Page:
Traveling mercies

From animal stories to Jane Austen with testosterone

Issue: "Washington Gets One Right," Dec. 6, 1997

Lots of people are flying around the country and around the world this month, and things don't always go right. The Far Eastern Economic Review a while back had a list of signs seen by U.S. travelers in foreign countries, such as this one in a Copenhagen airline ticket office: "We take your suitcases and send them in all directions." Here are some of the English-language hotel signs that Review contributors observed: in Romania, "The elevator is being fixed for the next day. During that time we regret that you will be unbearable"; in Athens, "Visitors are expected to complain at the office between the hours of 9 and 11 a.m. daily"; in Paris, "Please leave your values at the front door." Various businesses also had evocative signs. A tailor shop on the island of Rhodes recommended to customers, "Order your summer suits. Because of a big rush, we will execute customers in strict rotation." A Hong Kong dentist pridefully noted, "Teeth extracted by the latest Methodists." And many who abstain from liquor would enjoy the menu of a Swiss restaurant: "Our wines leave you nothing to hope for." I bring up these unintentionally humorous lines because this column has been somber the last couple of months. It's good for all of us to lighten up at times. At the end of the year, when academic Christians are asked to recommend to readers books worth perusing, the tendency is to put on airs: "Oh, whenever I have a moment to spare, I read Calvin's Institutes." (Actually, the last spare moment was spent leafing through Calvin and Hobbes.) So, in the spirit of full disclosure-and maybe the Clinton administration will catch it-I acknowledge that when riding on planes as I am frequently these days, I am not reading systematic theology textbooks. (That will come as no surprise to anyone who had been reading my decidedly unsystematic columns.) Instead, whenever laptop computer cannot be used, I pull out whatever my executive secretary, Daniel Olasky, an avid 12-year-old reader, recommends. Daniel introduced me two years ago to a series of 10 or so novels by Brian Jacques called the Redwall series: Titles include Redwall, Mossflower, and Martin the Warrior. The books are well-plotted adventures with vibrant animal characters; the heroes learn to be bold and courageous, and the villains show their depraved natures. The writing is rousing enough to engage children and clever enough to keep adults leafing through. The books are available in handy paperbacks to carry on airplanes, so that when a dad returns home he can go on a walk-and-talk with a waiting son and discuss what's happened. Daniel now has me on another series, the Aubrey-Maturin novels (17 or so) of Patrick O'Brian: Titles include Master and Commander, Post-Captain, and The Thirteen-Gun Salute. Written over the past three decades, these books are set largely on British navy ships during the Napoleonic wars; the sagas are aimed at adults, but the occasional adultery takes place off-stage and has moral repercussions. Elegantly narrated and accurately described sea battles make the books move; the two main characters give them depth. Jack Aubrey, a fighting captain who has great judgment during military engagements but staggers in civil society, and Stephen Maturin, an intellectual physician/spy who knows much but has to learn how to turn ideas into action, form a great partnership. The relationships of the two with each other, with the men who serve under and around them, and with the women in their lives, are intriguing. Think of Jane Austen with testosterone. Can I write an entire column without a sobering note? No, so I'll mention a just-published book I've introduced to Daniel, David King's The Commissar Vanishes: The Falsification of Photographs and Art in Stalin's Russia. The book shows through a series of photographs how dishonesty triumphed, for a time. Daniel was fascinated to see how a portrait of four Soviet leaders over the years was airbrushed and cropped into a portrait of three (Stalin had killed the fourth man), then two, and then only one, the man of steel himself. Through airbrushing, a photo of Lenin with a group of children and parents became a photo of Lenin with children alone; all the parents were executed. The book vividly shows what went on in the Soviet Union, providentially now only a grim memory-although its spirit survives in China. The Commissar Vanishes, the books of Brian Jacques, and those of Patrick O'Brian all show that life is a battle, but evil does not triumph forever.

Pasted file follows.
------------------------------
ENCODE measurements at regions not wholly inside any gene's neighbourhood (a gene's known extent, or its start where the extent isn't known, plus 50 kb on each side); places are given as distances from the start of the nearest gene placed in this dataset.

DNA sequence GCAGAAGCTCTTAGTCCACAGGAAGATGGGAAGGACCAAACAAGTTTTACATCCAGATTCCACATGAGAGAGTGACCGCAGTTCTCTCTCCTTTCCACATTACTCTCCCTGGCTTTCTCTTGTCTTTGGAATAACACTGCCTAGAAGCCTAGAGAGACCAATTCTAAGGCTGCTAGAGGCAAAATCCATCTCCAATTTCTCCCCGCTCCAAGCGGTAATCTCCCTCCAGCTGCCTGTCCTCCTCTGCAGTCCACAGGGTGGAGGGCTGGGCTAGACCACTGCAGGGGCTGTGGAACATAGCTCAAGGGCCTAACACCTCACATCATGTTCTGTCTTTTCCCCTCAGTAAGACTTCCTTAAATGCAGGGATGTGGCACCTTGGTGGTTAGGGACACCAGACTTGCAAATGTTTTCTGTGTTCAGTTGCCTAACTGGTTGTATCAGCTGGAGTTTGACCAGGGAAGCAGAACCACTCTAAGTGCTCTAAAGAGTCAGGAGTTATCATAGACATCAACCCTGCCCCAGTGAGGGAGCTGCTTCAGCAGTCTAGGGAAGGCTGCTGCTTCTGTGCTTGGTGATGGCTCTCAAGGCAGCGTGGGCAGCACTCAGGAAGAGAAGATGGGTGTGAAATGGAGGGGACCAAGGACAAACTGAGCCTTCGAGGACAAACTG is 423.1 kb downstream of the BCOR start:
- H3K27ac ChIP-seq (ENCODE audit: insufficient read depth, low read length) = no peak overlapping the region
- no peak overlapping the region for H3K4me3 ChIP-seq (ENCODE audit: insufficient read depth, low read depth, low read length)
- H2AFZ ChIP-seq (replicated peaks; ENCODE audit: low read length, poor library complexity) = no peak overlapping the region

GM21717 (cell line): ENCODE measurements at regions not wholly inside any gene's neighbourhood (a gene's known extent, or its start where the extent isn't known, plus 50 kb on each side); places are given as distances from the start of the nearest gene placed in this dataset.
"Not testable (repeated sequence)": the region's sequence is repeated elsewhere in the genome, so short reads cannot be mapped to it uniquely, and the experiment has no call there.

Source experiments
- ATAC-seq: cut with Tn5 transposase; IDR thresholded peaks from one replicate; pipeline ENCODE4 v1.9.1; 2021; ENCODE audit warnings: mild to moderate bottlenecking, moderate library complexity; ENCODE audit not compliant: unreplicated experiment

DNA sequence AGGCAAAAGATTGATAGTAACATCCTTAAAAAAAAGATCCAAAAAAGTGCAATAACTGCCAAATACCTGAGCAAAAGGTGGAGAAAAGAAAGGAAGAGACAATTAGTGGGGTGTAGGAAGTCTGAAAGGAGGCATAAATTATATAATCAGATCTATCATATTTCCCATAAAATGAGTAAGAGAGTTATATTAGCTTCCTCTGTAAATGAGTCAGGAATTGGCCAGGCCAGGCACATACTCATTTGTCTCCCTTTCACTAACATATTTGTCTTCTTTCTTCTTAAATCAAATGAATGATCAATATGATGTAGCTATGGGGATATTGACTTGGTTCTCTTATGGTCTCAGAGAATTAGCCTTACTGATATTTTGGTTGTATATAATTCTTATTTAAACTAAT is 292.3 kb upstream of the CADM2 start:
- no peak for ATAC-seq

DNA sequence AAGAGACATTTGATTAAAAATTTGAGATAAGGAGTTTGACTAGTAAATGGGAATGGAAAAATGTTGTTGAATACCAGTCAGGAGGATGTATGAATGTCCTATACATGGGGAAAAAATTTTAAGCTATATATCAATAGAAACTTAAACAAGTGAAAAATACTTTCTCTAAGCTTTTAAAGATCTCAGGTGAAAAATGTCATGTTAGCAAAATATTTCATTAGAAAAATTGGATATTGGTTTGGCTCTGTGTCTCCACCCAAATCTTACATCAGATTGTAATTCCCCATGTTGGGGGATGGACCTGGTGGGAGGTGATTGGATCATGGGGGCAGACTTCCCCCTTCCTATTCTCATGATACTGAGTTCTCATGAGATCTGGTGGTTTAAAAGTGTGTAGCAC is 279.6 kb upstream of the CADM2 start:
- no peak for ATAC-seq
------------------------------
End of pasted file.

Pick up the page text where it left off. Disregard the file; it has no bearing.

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Marvin Olasky
Marvin Olasky

Marvin is editor in chief of WORLD News Group and the author of more than 20 books, including The Tragedy of American Compassion. Follow Marvin on Twitter @MarvinOlasky.


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